We talked to Harrys Torres, M.D., associate professor of Infection Diseases and founding director of the hepatitis C clinic at MD Anderson, about what you should know about hepatitis C. Heres what he had to say.

Whats the link between hepatitis C and cancer?

There are two types of hepatitis C:

  • acute or short-term hepatitis C, which goes away on its own in less than six months
  • chronic hepatitis C, which requires treatment

The reason chronic hepatitis C causes multiple types of cancer is complex and not fully understood. The good news is that in most cases, hepatitis C infection can be cured with medication, and treatment can prevent many associated cancers.

Who is at risk for hepatitis C?

Read Also: New Drug To Cure Hepatitis C

What Causes Hepatitis C

The hepatitis C virus causes hepatitis C. The hepatitis C virus spreads through contact with an infected persons blood. Contact can occur by

  • sharing drug needles or other drug materials with an infected person
  • getting an accidental stick with a needle that was used on an infected person
  • being tattooed or pierced with tools or inks that were not kept sterilefree from all viruses and other microorganismsand were used on an infected person before they were used on you
  • having contact with the blood or open sores of an infected person
  • using an infected persons razor, toothbrush, or nail clippers
  • being born to a mother with hepatitis C
  • having unprotected sex with an infected person

You cant get hepatitis C from

  • being coughed or sneezed on by an infected person
  • drinking water or eating food
  • hugging an infected person
  • shaking hands or holding hands with an infected person
  • sharing spoons, forks, and other eating utensils
  • sitting next to an infected person

A baby cant get hepatitis C from breast milk.18

How Can I Cover Medication Costs

New therapies called direct-acting antivirals are effective and can achieve cures of over 90%. Because these new therapies are very new, they remain very expensive. As such, drug coverage from both government and private companies may require that your liver disease has progressed to a certain stage before they are willing to cover the cost of these drugs.

Talk with your healthcare provider about financial support that may be available.

Below are useful resources when looking for financial assistance:Private health insurance or drug plansIf you have private health insurance or a drug plan at work, you may be able to have the medication paid through your plan. Please consult your private health insurance or drug plan provider to see if your drug is covered.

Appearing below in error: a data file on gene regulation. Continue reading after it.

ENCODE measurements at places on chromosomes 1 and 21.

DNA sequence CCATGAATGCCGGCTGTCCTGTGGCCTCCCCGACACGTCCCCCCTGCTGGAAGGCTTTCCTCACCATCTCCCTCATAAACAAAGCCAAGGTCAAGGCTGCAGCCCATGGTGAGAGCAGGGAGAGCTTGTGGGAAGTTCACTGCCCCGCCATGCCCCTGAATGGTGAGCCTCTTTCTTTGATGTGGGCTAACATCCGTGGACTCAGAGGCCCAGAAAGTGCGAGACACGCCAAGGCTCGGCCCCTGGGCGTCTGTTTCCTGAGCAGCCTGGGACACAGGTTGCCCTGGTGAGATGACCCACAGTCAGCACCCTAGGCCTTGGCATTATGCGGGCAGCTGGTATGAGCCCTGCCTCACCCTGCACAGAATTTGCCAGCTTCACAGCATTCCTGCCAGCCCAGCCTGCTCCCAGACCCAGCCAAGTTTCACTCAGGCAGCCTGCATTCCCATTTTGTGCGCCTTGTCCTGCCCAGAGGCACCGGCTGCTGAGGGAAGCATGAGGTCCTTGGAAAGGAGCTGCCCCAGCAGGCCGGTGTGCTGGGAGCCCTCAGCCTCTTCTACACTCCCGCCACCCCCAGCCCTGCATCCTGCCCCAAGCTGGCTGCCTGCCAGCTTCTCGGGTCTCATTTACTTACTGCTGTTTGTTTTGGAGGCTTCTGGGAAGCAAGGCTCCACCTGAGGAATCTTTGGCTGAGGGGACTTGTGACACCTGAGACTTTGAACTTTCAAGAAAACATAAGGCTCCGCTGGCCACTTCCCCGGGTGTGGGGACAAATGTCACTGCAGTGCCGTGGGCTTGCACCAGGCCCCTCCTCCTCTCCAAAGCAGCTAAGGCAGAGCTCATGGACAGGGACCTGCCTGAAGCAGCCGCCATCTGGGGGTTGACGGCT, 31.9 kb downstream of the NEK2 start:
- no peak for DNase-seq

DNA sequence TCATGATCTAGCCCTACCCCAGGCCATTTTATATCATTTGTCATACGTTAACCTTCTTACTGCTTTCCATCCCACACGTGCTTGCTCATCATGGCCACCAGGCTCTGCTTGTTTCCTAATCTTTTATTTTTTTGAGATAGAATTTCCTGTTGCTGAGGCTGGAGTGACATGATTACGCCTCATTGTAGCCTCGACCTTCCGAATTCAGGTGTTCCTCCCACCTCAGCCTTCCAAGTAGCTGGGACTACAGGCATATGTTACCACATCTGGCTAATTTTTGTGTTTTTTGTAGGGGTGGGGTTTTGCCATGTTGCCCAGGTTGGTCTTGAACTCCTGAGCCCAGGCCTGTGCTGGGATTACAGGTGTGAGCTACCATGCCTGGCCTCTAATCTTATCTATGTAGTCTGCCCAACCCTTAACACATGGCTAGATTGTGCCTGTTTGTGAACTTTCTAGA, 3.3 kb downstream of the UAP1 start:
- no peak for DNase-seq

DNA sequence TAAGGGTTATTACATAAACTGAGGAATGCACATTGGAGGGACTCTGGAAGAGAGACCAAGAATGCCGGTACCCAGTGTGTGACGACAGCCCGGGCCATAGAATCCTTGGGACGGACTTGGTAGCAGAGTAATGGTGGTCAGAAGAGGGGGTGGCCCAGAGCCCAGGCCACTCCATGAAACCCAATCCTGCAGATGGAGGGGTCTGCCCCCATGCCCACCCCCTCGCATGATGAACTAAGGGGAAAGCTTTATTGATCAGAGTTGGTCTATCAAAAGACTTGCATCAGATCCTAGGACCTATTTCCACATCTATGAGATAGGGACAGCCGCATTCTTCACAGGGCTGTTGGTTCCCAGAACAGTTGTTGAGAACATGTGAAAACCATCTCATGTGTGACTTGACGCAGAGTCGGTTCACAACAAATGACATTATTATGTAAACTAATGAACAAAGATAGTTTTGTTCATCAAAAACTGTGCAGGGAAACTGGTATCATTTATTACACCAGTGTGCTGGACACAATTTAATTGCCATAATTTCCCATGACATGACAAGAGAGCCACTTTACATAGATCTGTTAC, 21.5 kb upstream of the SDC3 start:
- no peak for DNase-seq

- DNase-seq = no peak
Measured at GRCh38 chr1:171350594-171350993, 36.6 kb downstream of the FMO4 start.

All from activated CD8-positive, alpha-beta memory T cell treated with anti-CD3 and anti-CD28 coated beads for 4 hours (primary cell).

Publicly funded plansEach provincial and territorial government offers a drug benefit plan for eligible groups. Some are income-based universal programs. Most have specific programs for population groups that may require more enhanced coverage for high drug costs. These groups include seniors, recipients of social assistance, and individuals with diseases or conditions that are associated with high drug costs. For more details, please contact your provincial or territorial health care ministry, or click on the appropriate link below.


Available Patient Assistance Programs for Hepatitis C treatment Holkira Pak Maviret

MerckCare Hepatitis C Program 1 872-5773 Zepatier

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Whats The Outlook For Hep C Thats Developed Into Cirrhosis Or Liver Cancer

Hepatitis C can lead to cirrhosis, especially if left untreated. Without treatment, cirrhosis can lead to liver cancer and liver failure.

Treating cirrhosis and liver cancer typically requires a liver transplant. A transplant can cure both cancer and liver function impairment. But a transplant is only available for a small number of people.

Liver Cancer Risk Factors

Hepatitis and Liver Cancer Statistics | Did You Know?

A risk factor is anything that increases your chance of getting a disease, such as cancer. Different cancers have different risk factors. Some risk factors, like smoking, can be changed. Others, like a person’s age or family history, can’t be changed.

But having a risk factor, or even several risk factors, does not mean that you will get the disease. And some people who get the disease may have few or no known risk factors.

Recommended Reading: How Do You Get Rid Of Hepatitis B

What Are The Treatments For Hepatitis C

Treatment for hepatitis C is with antiviral medicines. They can cure the disease in most cases.

If you have acute hepatitis C, your health care provider may wait to see if your infection becomes chronic before starting treatment.